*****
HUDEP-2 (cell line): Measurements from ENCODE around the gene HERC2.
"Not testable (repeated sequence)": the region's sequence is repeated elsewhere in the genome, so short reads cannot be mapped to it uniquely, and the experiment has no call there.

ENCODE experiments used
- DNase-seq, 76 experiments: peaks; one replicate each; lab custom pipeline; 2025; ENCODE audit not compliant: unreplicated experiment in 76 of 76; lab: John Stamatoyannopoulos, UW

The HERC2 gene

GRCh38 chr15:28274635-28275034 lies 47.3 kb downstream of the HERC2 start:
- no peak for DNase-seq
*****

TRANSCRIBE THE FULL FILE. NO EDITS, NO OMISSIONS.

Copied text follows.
HUDEP-2 (cell line): Measurements from ENCODE around the gene HERC2.
"Not testable (repeated sequence)": the region's sequence is repeated elsewhere in the genome, so short reads cannot be mapped to it uniquely, and the experiment has no call there.

ENCODE experiments used
- DNase-seq, 76 experiments: peaks; one replicate each; lab custom pipeline; 2025; ENCODE audit not compliant: unreplicated experiment in 76 of 76; lab: John Stamatoyannopoulos, UW

The HERC2 gene

GRCh38 chr15:28274635-28275034 lies 47.3 kb downstream of the HERC2 start:
- no peak for DNase-seq